Hyundai's Middle East boss says current home design is not conducive to growth of eco-vehicles in the region
The Middle East boss of car giant Hyundai has urged developers in the Gulf to meet the needs of electric car owners in future plans for residential buildings.
Mike Song, the carmaker’s head of operations for the Middle East and Africa, also called for clear strategies for retrofitting existing homes with overnight recharging points.
He said Hyundai has ambitious plans for low- or zero-emissions cars in the region, and that internationally it has a wider range of drivetrains than any other company, including fully electric, plug-in, hybrid, and hydrogen fuel cell.
He added that fully electric vehicles, using batteries for energy storage, offer the fastest route towards zero emissions – as long as people can keep their cars charged.
With current home design, that may not be possible, he added.
“There is now very real consumer excitement around electric driving,” Song said. “In our existing urban design, however, the only people who can realistically make that switch are those who live in a house or villa with an attached garage, because they are the only ones who can plug into a power supply to recharge overnight. If you park on the street, or even in basement parking for an apartment building, keeping your battery charged will be much more difficult.”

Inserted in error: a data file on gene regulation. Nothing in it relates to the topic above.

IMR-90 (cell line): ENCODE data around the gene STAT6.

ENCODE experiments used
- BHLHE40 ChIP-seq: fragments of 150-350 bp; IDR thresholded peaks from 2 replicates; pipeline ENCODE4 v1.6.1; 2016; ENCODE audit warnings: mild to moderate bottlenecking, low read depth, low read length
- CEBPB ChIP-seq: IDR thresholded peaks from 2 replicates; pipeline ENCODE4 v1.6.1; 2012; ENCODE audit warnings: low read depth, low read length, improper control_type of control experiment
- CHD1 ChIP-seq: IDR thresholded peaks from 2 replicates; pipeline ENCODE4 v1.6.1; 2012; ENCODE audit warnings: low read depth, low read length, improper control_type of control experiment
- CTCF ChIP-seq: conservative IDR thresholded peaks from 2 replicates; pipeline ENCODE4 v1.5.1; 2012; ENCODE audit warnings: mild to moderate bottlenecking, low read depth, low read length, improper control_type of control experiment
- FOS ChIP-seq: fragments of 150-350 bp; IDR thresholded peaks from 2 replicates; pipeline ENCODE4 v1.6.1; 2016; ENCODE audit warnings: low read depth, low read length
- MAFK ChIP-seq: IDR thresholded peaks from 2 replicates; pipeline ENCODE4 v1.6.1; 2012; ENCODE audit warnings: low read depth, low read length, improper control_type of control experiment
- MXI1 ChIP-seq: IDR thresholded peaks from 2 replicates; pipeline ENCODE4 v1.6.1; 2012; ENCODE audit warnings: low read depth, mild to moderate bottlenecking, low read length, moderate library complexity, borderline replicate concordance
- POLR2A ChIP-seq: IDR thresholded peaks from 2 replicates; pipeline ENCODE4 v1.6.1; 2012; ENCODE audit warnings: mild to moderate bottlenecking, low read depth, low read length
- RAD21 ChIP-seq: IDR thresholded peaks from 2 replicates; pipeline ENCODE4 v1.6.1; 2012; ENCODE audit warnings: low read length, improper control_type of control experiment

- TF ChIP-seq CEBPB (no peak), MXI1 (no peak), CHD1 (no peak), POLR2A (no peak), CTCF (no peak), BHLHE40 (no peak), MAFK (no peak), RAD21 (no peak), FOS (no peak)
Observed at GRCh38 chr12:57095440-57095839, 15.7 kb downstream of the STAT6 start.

While cities worldwide are experimenting with kerbside recharging points for cars parked on the street, Song said it will be down to property developers and managers, as well as homeowners’ associations, to make sure that residential carparks can provide a charging socket for each car that needs one, along with a system for billing the cost.
This will most likely need planning authorities, including governments and municipalities, to incorporate recharging points into their planning regulations, Song said.
“We must ensure that, if you have allocated parking for an apartment, you can expect to recharge an electric car as part of that parking. Given time, consumer demand will ensure this happens, but the authorities can help drive the transition by including this expectation in building codes.”
Hyundai's current production models include electric versions of the IONIQ – which is also available as a plug-in and a hybrid – and the KONA compact SUV. The company also offers a Sonata Hybrid, and was the first to offer a hydrogen fuel cell vehicle as a mass-produced model with the Tucson FCEV in production since 2013.
Within the Africa and Middle East region, the company is already offering versions of the IONIQ eco-car in several markets. It is also introducing the Sonata Hybrid, particularly for taxi use.